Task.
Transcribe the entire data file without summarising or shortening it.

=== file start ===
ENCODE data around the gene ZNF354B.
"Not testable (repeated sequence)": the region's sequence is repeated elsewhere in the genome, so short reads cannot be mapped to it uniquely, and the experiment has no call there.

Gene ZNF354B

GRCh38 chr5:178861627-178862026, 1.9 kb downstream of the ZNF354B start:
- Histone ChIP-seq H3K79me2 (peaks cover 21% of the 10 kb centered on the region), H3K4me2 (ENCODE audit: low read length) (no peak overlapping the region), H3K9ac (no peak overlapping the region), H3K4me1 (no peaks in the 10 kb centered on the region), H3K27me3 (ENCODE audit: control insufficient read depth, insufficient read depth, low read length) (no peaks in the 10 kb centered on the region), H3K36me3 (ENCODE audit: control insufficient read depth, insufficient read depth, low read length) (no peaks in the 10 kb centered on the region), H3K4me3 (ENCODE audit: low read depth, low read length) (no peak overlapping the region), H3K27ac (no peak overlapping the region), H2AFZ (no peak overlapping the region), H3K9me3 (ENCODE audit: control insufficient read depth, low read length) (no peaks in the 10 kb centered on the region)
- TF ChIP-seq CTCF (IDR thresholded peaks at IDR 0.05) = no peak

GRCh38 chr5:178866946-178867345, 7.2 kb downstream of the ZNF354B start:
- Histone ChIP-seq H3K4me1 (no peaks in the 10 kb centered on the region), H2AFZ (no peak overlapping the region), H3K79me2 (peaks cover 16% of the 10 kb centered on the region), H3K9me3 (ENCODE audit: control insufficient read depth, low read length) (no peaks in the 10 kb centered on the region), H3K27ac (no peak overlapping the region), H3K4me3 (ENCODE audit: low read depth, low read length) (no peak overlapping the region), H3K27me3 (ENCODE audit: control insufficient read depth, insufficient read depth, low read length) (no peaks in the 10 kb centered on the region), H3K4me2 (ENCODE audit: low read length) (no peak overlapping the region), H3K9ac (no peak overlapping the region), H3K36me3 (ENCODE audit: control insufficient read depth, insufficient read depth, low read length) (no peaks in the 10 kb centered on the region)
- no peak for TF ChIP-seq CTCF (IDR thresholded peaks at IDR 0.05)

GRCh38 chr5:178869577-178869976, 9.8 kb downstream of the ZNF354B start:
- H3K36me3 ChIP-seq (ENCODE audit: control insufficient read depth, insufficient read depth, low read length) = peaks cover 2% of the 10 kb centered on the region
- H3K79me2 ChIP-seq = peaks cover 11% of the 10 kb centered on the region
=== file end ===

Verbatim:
ENCODE data around the gene ZNF354B.
"Not testable (repeated sequence)": the region's sequence is repeated elsewhere in the genome, so short reads cannot be mapped to it uniquely, and the experiment has no call there.

Gene ZNF354B

GRCh38 chr5:178861627-178862026, 1.9 kb downstream of the ZNF354B start:
- Histone ChIP-seq H3K79me2 (peaks cover 21% of the 10 kb centered on the region), H3K4me2 (ENCODE audit: low read length) (no peak overlapping the region), H3K9ac (no peak overlapping the region), H3K4me1 (no peaks in the 10 kb centered on the region), H3K27me3 (ENCODE audit: control insufficient read depth, insufficient read depth, low read length) (no peaks in the 10 kb centered on the region), H3K36me3 (ENCODE audit: control insufficient read depth, insufficient read depth, low read length) (no peaks in the 10 kb centered on the region), H3K4me3 (ENCODE audit: low read depth, low read length) (no peak overlapping the region), H3K27ac (no peak overlapping the region), H2AFZ (no peak overlapping the region), H3K9me3 (ENCODE audit: control insufficient read depth, low read length) (no peaks in the 10 kb centered on the region)
- TF ChIP-seq CTCF (IDR thresholded peaks at IDR 0.05) = no peak

GRCh38 chr5:178866946-178867345, 7.2 kb downstream of the ZNF354B start:
- Histone ChIP-seq H3K4me1 (no peaks in the 10 kb centered on the region), H2AFZ (no peak overlapping the region), H3K79me2 (peaks cover 16% of the 10 kb centered on the region), H3K9me3 (ENCODE audit: control insufficient read depth, low read length) (no peaks in the 10 kb centered on the region), H3K27ac (no peak overlapping the region), H3K4me3 (ENCODE audit: low read depth, low read length) (no peak overlapping the region), H3K27me3 (ENCODE audit: control insufficient read depth, insufficient read depth, low read length) (no peaks in the 10 kb centered on the region), H3K4me2 (ENCODE audit: low read length) (no peak overlapping the region), H3K9ac (no peak overlapping the region), H3K36me3 (ENCODE audit: control insufficient read depth, insufficient read depth, low read length) (no peaks in the 10 kb centered on the region)
- no peak for TF ChIP-seq CTCF (IDR thresholded peaks at IDR 0.05)

GRCh38 chr5:178869577-178869976, 9.8 kb downstream of the ZNF354B start:
- H3K36me3 ChIP-seq (ENCODE audit: control insufficient read depth, insufficient read depth, low read length) = peaks cover 2% of the 10 kb centered on the region
- H3K79me2 ChIP-seq = peaks cover 11% of the 10 kb centered on the region